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Four Defendants Sentenced in Municipal Bribery and Wire Fraud Conspiracy


WASHINGTON Two former members of the City Council of Gadsden, Ala., a former city employee, and one consultant have been sentenced for their participation in a bribery and wire fraud conspiracy that operated from August 2005 through February 2006, Assistant Attorney General Alice S. Fisher of the Criminal Division announced today.

The charges arise from Operation Costly Influence, an investigation conducted by the Federal Bureau of Investigation. Each defendant was sentenced yesterday by the Hon. L. Scott Coogler, of the U.S. District Court for the Northern District of Alabama.

Jimmy L. Armstrong, 70, a former member of the Gadsden City Council, was sentenced to 18 months in prison. Fred L. Huff, 66, a former member of the Gadsden City Council, was sentenced to 30 months in prison and ordered to pay $1,000 in restitution and a $6,000 fine. Cathy E. Black, 54, the former director of the Gadsden Commercial Development Authority, was sentenced to 22 months in prison and ordered to pay $1,000 in restitution. And Larry R. Thompson, 55, a political consultant, was sentenced to 50 months in prison.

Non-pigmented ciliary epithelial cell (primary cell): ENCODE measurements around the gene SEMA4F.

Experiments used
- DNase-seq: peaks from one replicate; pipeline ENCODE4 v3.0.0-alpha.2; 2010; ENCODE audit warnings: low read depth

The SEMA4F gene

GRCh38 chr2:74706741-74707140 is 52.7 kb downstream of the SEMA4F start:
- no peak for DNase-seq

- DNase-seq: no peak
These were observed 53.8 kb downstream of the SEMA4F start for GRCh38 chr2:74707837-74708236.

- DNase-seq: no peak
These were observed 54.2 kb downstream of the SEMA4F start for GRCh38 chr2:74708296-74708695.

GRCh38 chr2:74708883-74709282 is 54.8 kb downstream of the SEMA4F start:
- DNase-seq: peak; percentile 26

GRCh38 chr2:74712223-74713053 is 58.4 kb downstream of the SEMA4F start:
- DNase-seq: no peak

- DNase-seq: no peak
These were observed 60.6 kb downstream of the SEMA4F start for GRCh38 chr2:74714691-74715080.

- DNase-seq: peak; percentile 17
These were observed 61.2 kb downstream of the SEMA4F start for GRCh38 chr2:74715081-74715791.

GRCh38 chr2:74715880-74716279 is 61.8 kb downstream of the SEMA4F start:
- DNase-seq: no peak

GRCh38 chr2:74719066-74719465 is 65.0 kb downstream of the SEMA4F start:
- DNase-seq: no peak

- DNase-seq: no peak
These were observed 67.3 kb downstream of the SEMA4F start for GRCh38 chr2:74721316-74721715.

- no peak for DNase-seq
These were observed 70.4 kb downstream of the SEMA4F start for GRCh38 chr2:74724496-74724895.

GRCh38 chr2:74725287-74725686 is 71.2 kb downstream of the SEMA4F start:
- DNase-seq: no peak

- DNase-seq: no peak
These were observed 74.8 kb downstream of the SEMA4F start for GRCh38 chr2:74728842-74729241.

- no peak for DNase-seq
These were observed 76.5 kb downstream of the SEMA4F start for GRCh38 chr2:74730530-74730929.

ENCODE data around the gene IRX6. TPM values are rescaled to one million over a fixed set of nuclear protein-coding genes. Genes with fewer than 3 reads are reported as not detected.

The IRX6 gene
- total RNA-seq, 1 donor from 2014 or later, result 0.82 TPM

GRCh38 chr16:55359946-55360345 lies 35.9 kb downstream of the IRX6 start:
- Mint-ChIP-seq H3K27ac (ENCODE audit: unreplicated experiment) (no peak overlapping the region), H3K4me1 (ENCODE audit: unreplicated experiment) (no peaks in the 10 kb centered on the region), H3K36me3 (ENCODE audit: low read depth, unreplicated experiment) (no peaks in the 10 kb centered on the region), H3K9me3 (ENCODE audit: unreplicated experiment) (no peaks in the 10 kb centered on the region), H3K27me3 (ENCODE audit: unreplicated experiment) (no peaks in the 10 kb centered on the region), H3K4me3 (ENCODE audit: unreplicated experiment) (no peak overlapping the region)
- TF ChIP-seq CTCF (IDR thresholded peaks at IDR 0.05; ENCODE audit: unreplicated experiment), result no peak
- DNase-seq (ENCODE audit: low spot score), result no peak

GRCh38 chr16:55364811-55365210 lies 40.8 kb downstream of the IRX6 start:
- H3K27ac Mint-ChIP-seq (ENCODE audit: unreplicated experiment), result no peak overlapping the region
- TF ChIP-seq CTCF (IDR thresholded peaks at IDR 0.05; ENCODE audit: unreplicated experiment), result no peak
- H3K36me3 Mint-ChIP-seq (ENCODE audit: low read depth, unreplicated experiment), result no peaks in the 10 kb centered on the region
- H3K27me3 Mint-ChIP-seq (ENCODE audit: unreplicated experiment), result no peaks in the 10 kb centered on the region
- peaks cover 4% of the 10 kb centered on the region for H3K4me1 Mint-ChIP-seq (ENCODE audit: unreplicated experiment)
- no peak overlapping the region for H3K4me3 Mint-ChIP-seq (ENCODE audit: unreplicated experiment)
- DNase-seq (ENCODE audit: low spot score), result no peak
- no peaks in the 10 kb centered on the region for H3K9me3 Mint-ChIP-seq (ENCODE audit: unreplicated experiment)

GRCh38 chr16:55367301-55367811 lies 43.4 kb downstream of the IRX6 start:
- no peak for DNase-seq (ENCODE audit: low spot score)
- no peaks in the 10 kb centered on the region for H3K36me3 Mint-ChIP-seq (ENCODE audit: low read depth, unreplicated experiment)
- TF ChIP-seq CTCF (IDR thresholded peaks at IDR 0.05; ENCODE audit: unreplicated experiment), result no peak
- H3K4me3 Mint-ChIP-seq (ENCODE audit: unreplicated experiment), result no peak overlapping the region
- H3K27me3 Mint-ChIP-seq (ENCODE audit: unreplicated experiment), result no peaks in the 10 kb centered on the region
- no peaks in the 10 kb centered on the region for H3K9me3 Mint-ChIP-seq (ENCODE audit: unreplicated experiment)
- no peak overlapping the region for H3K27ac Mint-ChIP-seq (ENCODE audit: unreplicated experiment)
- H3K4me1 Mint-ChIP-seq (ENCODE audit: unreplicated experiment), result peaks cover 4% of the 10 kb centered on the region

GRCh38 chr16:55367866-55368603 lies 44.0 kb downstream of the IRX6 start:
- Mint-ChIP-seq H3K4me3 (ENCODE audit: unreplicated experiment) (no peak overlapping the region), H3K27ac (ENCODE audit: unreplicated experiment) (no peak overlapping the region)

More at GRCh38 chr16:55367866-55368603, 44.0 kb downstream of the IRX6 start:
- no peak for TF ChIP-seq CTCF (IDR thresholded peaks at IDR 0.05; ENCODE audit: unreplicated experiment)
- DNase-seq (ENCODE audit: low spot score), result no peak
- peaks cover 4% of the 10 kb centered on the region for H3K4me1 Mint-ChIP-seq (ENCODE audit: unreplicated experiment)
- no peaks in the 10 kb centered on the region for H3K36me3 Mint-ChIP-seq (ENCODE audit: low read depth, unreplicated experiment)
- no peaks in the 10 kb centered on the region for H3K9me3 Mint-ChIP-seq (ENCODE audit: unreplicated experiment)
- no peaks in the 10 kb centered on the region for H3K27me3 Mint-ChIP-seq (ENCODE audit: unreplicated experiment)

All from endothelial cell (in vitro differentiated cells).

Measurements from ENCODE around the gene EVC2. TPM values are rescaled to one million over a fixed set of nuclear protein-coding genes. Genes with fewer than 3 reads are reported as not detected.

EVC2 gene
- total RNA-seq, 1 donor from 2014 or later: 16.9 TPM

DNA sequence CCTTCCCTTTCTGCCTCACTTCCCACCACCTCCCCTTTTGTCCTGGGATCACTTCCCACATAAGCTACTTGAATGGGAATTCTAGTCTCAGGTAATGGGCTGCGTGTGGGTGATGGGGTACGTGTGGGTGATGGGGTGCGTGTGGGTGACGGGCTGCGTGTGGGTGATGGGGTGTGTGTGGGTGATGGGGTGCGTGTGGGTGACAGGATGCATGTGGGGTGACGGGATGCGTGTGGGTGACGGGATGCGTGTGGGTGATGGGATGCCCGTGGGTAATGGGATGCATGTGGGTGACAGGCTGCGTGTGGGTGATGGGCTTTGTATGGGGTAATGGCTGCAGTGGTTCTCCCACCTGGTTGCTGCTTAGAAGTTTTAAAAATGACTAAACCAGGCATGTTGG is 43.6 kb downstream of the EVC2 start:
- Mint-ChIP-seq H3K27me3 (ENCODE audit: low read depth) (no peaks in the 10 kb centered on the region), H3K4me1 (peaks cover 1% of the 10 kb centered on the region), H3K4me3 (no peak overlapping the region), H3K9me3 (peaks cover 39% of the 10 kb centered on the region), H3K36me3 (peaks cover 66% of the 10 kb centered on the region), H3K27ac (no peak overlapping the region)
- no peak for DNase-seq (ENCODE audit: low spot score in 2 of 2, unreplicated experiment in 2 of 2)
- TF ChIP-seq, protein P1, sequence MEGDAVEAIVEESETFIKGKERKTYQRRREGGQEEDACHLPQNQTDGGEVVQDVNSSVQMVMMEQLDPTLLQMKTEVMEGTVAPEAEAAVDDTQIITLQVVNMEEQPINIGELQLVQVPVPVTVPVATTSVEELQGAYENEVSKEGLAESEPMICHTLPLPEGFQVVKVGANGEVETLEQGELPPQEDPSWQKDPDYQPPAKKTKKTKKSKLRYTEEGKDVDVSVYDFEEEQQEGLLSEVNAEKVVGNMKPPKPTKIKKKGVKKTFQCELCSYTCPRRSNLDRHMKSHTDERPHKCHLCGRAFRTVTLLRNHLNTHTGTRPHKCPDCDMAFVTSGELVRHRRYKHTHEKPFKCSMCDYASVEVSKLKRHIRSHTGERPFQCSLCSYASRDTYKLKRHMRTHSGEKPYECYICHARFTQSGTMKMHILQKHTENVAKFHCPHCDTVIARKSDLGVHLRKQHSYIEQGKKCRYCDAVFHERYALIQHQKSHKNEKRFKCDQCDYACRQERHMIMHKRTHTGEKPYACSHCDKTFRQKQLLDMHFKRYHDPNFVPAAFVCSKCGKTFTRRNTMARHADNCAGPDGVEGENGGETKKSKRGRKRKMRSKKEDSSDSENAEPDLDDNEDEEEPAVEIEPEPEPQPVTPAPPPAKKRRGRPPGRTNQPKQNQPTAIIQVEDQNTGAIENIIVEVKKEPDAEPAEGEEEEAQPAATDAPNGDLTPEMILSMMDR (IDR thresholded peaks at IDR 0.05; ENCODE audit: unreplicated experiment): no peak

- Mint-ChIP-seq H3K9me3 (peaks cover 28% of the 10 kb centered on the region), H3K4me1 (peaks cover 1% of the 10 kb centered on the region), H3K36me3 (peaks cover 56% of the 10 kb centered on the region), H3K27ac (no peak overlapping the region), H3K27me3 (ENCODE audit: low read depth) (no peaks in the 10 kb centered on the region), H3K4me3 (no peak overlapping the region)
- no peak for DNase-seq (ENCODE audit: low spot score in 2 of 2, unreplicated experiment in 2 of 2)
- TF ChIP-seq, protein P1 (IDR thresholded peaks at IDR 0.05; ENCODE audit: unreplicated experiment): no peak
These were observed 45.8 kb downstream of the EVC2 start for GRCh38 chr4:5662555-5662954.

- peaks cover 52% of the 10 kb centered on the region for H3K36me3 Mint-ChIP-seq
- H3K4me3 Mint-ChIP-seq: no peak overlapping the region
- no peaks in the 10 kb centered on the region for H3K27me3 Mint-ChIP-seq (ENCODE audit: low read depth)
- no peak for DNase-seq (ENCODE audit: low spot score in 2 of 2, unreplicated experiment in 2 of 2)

Each defendant pleaded guilty in August 2006 to one count of conspiring to commit federal programs bribery, and honest services wire fraud. The charges stem from a bribery scheme in which Thompson, working with an individual who was cooperating with the FBI, made cash payments to influence and reward members of the Gadsden City Council for their votes in connection with a real estate development.

As part of their plea agreements, Armstrong and Huff each admitted that they agreed to enrich themselves by soliciting and accepting cash bribes from Thompson and the cooperating witness. They did so with the intent of being influenced and rewarded in connection with two votes they both cast that aided a mixed-use real estate development along the banks of the Coosa River in Gadsden. Armstrong admitted that he accepted two cash payments for his votes supporting the development totaling $800, and Huff admitted that he accepted four cash payments for his votes supporting the development totaling $1,800. Thompson admitted that he conspired to bribe Armstrong, Huff, and two additional members of the City Council.

These cases are being investigated by the FBI, and prosecuted by Trial Attorney John P. Pearson of the Public Integrity Section of the Criminal Division, U.S. Department of Justice, which is headed by Section Chief William M. Welch II.


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